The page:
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Welsh History Review


Vol. 18, nos. 1-4 1996-97

The nineteenth-century church and English society. Book review.

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seen, miraculously, at Llannerchaeron), thus dating the house exactly, and
confirming Nash definitely as the architect.
THE Nineteenth-Century CHURCH AND ENGUSH SOCIETY. By Frances
Knight. Cambridge University Press, Cambridge, 1995. Pp. xiii, 230. £ 32.50.
This important and very readable volume investigates the experience of
mainly rural clergy and laity in nineteenth-century England as the Church
of England gradually evolved from national church to denomination. The
author herself states that 'the aims of this study are broad and ambitious',
and there is no doubt that the aims are amply fulfilled, while she also
indicates areas for further research.
Frances Knight's book developed from her PhD thesis on the work of
the reforming Bishop Kaye of Lincoln between 1827 and 1853. She
concentrates on rural eastern and central England, although there is also
some useful material on the strongly Nonconformist city of Nottingham,
which was within Lincoln diocese between 1837 and 1884. There is much
of interest on every page, often challenging accepted viewpoints, and it is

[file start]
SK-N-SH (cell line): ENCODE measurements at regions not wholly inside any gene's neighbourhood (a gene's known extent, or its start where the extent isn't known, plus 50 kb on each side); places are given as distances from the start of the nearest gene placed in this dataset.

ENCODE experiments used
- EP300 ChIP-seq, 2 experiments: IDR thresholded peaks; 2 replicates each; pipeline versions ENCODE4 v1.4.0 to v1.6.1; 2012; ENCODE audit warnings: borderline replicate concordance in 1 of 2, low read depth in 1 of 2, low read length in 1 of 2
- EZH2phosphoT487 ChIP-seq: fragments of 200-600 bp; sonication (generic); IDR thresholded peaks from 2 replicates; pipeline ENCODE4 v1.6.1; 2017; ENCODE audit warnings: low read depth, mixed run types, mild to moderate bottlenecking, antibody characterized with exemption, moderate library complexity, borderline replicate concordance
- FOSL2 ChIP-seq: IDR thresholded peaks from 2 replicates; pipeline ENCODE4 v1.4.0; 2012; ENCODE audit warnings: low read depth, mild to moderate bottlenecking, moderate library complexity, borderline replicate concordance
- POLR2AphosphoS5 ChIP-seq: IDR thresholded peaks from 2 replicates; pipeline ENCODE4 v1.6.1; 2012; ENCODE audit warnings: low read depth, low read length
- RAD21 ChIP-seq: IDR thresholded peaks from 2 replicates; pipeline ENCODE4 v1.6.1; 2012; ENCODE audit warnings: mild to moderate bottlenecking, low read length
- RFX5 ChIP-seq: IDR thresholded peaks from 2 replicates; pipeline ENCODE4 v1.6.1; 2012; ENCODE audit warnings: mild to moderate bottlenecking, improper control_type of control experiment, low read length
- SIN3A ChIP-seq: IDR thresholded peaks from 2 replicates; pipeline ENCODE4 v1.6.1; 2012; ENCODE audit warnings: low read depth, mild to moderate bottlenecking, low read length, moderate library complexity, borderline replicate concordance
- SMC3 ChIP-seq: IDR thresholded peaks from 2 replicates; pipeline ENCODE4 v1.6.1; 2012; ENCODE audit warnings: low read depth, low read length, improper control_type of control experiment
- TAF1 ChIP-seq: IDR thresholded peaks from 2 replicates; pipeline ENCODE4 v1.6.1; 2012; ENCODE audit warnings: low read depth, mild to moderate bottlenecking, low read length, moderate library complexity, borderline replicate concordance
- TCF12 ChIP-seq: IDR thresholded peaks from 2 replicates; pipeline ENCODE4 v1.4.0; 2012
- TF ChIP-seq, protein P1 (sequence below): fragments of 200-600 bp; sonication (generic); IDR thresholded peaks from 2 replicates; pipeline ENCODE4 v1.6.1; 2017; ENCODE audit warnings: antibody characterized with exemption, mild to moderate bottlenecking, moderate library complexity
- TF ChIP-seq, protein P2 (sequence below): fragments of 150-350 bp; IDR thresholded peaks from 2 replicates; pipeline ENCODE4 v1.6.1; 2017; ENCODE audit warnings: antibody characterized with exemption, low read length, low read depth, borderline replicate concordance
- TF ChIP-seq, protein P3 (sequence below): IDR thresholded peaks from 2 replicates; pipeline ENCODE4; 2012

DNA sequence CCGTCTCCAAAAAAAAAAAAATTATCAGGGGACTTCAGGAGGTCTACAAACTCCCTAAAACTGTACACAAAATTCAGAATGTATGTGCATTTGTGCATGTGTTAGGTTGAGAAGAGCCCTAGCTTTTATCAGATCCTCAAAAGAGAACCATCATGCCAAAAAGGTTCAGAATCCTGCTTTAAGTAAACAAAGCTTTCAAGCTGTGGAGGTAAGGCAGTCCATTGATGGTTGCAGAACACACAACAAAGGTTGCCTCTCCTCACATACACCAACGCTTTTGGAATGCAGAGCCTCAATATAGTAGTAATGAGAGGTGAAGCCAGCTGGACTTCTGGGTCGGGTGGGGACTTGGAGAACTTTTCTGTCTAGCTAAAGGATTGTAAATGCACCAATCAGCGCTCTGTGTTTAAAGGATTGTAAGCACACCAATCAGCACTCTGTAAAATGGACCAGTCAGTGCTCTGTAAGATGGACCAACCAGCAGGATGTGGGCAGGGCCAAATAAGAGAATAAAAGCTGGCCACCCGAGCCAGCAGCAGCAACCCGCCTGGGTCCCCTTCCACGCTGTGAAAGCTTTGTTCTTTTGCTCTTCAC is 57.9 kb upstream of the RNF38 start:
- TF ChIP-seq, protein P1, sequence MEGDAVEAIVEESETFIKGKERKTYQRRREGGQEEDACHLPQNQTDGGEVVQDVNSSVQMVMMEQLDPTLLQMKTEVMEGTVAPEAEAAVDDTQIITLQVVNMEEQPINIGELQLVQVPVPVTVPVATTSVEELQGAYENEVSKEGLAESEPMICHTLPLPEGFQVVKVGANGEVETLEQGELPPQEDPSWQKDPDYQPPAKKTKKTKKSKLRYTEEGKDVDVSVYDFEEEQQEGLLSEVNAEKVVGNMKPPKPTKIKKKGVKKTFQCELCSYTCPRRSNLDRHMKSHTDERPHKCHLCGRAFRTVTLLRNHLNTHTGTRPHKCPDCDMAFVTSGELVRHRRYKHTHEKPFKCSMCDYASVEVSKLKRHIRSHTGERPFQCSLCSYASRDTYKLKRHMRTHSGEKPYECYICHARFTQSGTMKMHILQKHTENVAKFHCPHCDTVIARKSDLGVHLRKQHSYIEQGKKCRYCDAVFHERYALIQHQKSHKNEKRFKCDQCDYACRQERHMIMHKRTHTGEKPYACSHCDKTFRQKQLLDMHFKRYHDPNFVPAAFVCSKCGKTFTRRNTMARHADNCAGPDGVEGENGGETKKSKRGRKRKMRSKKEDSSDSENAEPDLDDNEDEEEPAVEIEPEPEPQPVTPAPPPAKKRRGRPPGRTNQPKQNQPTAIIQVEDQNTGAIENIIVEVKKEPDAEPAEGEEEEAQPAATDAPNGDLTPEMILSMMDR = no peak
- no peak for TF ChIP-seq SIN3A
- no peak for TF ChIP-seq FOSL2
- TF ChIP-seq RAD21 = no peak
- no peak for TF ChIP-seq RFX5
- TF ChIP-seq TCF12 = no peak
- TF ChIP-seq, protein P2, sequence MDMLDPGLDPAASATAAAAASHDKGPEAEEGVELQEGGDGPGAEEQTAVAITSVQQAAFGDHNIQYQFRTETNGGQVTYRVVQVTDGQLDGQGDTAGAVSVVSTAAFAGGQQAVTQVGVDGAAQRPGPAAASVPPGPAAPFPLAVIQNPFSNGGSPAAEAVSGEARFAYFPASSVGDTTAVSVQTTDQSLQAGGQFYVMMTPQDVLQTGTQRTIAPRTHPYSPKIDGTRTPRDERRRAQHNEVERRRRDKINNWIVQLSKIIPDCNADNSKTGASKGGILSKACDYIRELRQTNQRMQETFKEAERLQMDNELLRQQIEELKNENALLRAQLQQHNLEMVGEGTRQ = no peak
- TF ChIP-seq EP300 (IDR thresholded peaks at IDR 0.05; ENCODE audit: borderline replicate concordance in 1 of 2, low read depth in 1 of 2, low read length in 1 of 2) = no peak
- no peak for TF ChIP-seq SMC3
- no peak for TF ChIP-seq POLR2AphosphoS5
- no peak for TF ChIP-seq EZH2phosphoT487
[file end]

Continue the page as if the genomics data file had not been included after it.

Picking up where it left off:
possible here only to indicate a few especially interesting observations.
The first chapter contains a valuable historiographical essay on the
nineteenth-century Church of England. The author distinguishes four
approaches: a concentration on writing in party-Tractarian or
Evangelical-terms, analysis in 'institutional' revival, studies of clerical
revival, and investigations of the conflict between the Church of England
and Protestant nonconformity.
Knight's most fascinating contribution to an understanding of the
nineteenth-century Church is her discussion of lay religion in chapter two.
She acknowledges that there are limits to how far the thoughts of 'these
forgotten participants in the Anglican history of the modern period' can be
discovered-call that can be done is to strike a few matches in an otherwise
dark landscape, and to peer briefly at what is illuminated' — but she does
discover much about the double allegiance of Methodists, especially
Wesleyans, to church and chapel until about 1870 and about the
importance of private prayer at home. There are implications for clergymen
today in the finding that stress on the Eucharist can have a negative effect
on many 'fringe' parishioners. The fear of hell had been gradually replaced
by more optimistic views by the 1 860s,
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